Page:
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Hi :)
Yes, definitely only as a helper NOT as a replacement!  However, looking
back through the archives suggests that Michael is not the only one who
finds that trying to use an MT actually slows him down and is more of a
hindrance than a help.

I've not encountered TM before, i will have to look it up.

Errr, i thought Pootle and other things were more helpful in having some
sort of database where humans could look-up phrases and see how other
humans had translated them.  Still lacks context so nuances and such could
still be dodgy.  Is that how "fuzzy string"s appear?

If Pootle doesn't have some functionality switched on then it's probably
for a very good reason and has probably been discussed and decided before.
I haven't checked the archives and probably wont have time to either,
sorry! :(

The main response i seem to be getting is that MTs are only good in a very
limited way and probably only for very occasional use but it's really down
to individual translators and which languages are being translated to or

Thanks and regards from
Tom :)

On 3 November 2014 07:26, Rimas Kudelis <> wrote:

Let me chime in here as well. First of all, Pootle has the ability to use
a configured TM. Couple options available out of the box are Google
Translate (which is an MT, not a TM service) and Aperture (which, if I
remember correctly, holds a collection of translated strings from a large
amount of open source software, and can suggest these translations to you).
In addition to this, there's apparently a lookup feature as well, with an
example config for Wikipedia. I'm not sure why we aren't using any of these
at the moment, but I guess we could turn them on, if needed.

However, none of these features are even close to being a replacement for
a real human localizer being at the moment. They are mere helpers, and
nothing more. Surely, the level of accuracy varies by language, but
considering other replies, I guess even translations into English are bad
enough. As a user, I sometimes stumble upon software, which is "localized"
into Lithuanian using Google Translate (or something very similar). Tell
you what: on these cases I feel insulted by the idiocy of that app's
"localizer", because that person obviously didn't know at all what they
were doing and how shitty the outcome of their "effort" is. I can't tell
for sure that that outcome isn't helpful, but I really doubt that it is.
So, to summarize my point, we should never attempt to seed any locale with
machine translations. These are a good helper mechanism, but a bad base to
start building up on.

By the way, writing this also reminded me of Google's Code-In programme
and what we should learn from it. GCI is similar to Google Summer Of Code,
but targets younger students to whom the participating projects assign
smaller than GSOC tasks. Among them, localization tasks were also
acceptable. So, some students quickly found a way to easily cash out the
rewards offered for completing these tasks, by using MT services. What's
worth learning from this is that there should always be a mentor within a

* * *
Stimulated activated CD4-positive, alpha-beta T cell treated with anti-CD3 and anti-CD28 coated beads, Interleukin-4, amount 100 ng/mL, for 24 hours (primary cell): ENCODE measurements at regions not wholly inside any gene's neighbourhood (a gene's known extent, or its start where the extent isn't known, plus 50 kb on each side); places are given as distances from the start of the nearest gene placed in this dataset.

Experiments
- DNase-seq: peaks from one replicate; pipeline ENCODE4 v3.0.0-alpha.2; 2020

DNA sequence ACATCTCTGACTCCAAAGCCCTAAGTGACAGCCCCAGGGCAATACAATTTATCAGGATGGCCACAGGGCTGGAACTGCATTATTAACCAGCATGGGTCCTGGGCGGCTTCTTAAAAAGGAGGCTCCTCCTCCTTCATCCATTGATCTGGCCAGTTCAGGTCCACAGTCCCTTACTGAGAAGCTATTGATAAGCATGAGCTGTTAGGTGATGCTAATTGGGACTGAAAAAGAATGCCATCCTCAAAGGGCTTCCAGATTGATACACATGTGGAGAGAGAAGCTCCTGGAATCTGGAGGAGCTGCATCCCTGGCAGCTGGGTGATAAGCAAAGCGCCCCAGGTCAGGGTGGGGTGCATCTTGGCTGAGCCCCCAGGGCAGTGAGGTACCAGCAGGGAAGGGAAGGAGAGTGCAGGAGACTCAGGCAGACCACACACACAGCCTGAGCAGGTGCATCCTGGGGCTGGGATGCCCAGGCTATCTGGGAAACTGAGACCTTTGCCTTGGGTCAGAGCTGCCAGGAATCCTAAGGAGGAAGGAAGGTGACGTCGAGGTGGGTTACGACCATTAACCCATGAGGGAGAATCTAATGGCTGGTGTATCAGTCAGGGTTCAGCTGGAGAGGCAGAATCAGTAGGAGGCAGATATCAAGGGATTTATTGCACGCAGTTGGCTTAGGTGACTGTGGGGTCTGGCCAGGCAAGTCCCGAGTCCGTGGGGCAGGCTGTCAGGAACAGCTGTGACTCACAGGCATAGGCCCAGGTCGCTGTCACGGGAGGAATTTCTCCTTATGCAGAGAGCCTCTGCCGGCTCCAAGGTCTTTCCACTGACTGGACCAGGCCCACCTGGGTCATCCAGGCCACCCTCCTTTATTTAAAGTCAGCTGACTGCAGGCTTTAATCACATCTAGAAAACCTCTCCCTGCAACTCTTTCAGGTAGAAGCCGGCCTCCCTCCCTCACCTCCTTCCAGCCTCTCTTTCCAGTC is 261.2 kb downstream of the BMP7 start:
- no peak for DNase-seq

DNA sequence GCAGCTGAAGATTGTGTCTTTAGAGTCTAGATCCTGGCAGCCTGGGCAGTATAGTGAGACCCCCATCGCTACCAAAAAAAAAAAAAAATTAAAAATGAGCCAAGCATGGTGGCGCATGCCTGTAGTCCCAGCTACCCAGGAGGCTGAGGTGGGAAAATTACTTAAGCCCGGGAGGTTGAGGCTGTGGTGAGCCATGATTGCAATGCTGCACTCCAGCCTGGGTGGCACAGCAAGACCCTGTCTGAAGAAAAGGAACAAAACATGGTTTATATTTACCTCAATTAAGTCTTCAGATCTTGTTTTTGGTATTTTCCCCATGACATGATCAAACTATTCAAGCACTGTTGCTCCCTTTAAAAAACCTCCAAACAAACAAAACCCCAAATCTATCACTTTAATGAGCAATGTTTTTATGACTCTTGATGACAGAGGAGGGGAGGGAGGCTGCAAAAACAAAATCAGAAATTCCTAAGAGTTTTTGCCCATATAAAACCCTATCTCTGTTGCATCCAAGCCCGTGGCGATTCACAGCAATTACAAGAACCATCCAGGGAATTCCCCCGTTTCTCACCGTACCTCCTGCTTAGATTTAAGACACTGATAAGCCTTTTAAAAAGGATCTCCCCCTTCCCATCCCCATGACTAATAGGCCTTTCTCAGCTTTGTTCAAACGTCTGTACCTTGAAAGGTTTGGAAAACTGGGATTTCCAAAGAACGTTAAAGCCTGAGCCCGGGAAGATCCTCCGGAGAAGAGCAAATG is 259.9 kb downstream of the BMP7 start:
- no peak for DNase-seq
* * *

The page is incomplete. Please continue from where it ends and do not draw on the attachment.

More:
project who understands the target language well enough to at least tell
whether it looks like a result of MT. Otherwise it's just a waste of
rewards and its reputation.


On 2014 m. lapkritis 3 d. 00:03:21 EET, Tom Davies <>
Hi :)

Going off-topic (now that the original question has been solved),
just briefly ...

Of course Firefox (and many others) allows add-ons such as
machine-translators.  They are getting much better but are still
hilariously bad quite often.  Often they give just enough of a hint
that i
think i understand what someone is saying although i always wonder if
have sent me off in a wrong direction.

My MT (i think "Quick translate"), gave me;
I ask you to add the Abkhaz language for translation
Libre Office ver.
Which made a lot of sense and it's good to have a respectable human
that because it gives me a little more confidence in the MT.

I've often wondered if they might be "good enough" to get rough
translations done well enough for humans to proof-read and polish?
just "good enough" to use alongside the human translators own skill and
knowledge, perhaps to get some inspiration?  Perhaps better for people
are only just starting to translate things?

I've also wondered if it's easier to have paired teams.  So in this
someone who is a native Russian-speaker but understands Abkhazian "well
enough" to do first drafts and then a native Abkhazian-speaker to do
proof-reading, ideally one who understands Russian (or English or
something) just well enough to be able to look back at a source
document to
double-check that things haven't gone too far off-track.

Does either of those ideas have any validity?  Are they something that
noobs or laymen often seem to think but turns out to be more work
less accurate than whatever different ways your teams use?

Err, i am a typical English person and only understand 1 language at
and not even that great at that 1 so please forgive my noobishness in
Regards from
Tom :)

On 2 November 2014 19:17, Sophie Gautier <>


Le 2 nov. 2014 20:10, "Andras Timar" <> a écrit :

On Sun, Nov 2, 2014 at 7:52 PM, Sophie <>
Hi and welcome,
Le 02/11/2014 17:30, Андрей Абухба a écrit :

Прошу Вас добавить абхазский язык для перевода
Libre Office ver.

Could you write in English? it will be much more easier for us to
you :)

I think Andrey wanted us to add Abkhazian language to Pootle. I've
just done that.(Probably he cannot write in English, and will
translate LibreOffice from Russian to Abkhazian, but I don't know
sure.) Anyway, welcome Andrey, and you can start translating
LibreOffice 4.3 UI in Pootle.

Ha great! Thanks Andras. Andrey let us know which language is
preferred for
you so we know who to ping to help you if you need it.

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